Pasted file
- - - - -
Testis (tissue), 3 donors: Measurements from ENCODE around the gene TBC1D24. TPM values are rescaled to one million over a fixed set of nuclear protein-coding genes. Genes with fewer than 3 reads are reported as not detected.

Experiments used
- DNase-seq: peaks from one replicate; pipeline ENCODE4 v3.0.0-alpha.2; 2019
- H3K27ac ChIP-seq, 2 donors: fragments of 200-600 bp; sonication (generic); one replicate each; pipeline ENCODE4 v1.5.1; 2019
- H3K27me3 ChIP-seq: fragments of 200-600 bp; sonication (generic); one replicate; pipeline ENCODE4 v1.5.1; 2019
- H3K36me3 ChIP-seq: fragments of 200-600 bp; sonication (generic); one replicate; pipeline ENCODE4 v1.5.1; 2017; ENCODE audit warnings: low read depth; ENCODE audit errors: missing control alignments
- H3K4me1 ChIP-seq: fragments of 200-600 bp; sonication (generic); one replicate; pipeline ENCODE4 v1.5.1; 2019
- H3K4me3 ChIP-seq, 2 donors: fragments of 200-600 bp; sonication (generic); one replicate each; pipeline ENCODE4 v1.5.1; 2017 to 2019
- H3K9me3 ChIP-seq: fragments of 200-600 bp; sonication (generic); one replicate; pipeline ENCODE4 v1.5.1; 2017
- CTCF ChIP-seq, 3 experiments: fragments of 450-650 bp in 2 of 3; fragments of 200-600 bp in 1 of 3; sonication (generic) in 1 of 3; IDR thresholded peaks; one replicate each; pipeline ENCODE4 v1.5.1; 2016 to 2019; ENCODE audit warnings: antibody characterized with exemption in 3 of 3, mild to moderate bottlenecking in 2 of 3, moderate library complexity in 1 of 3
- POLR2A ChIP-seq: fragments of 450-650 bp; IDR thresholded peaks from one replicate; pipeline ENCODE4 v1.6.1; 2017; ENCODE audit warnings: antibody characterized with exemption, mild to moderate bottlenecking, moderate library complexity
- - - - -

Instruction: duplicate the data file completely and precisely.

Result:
Testis (tissue), 3 donors: Measurements from ENCODE around the gene TBC1D24. TPM values are rescaled to one million over a fixed set of nuclear protein-coding genes. Genes with fewer than 3 reads are reported as not detected.

Experiments used
- DNase-seq: peaks from one replicate; pipeline ENCODE4 v3.0.0-alpha.2; 2019
- H3K27ac ChIP-seq, 2 donors: fragments of 200-600 bp; sonication (generic); one replicate each; pipeline ENCODE4 v1.5.1; 2019
- H3K27me3 ChIP-seq: fragments of 200-600 bp; sonication (generic); one replicate; pipeline ENCODE4 v1.5.1; 2019
- H3K36me3 ChIP-seq: fragments of 200-600 bp; sonication (generic); one replicate; pipeline ENCODE4 v1.5.1; 2017; ENCODE audit warnings: low read depth; ENCODE audit errors: missing control alignments
- H3K4me1 ChIP-seq: fragments of 200-600 bp; sonication (generic); one replicate; pipeline ENCODE4 v1.5.1; 2019
- H3K4me3 ChIP-seq, 2 donors: fragments of 200-600 bp; sonication (generic); one replicate each; pipeline ENCODE4 v1.5.1; 2017 to 2019
- H3K9me3 ChIP-seq: fragments of 200-600 bp; sonication (generic); one replicate; pipeline ENCODE4 v1.5.1; 2017
- CTCF ChIP-seq, 3 experiments: fragments of 450-650 bp in 2 of 3; fragments of 200-600 bp in 1 of 3; sonication (generic) in 1 of 3; IDR thresholded peaks; one replicate each; pipeline ENCODE4 v1.5.1; 2016 to 2019; ENCODE audit warnings: antibody characterized with exemption in 3 of 3, mild to moderate bottlenecking in 2 of 3, moderate library complexity in 1 of 3
- POLR2A ChIP-seq: fragments of 450-650 bp; IDR thresholded peaks from one replicate; pipeline ENCODE4 v1.6.1; 2017; ENCODE audit warnings: antibody characterized with exemption, mild to moderate bottlenecking, moderate library complexity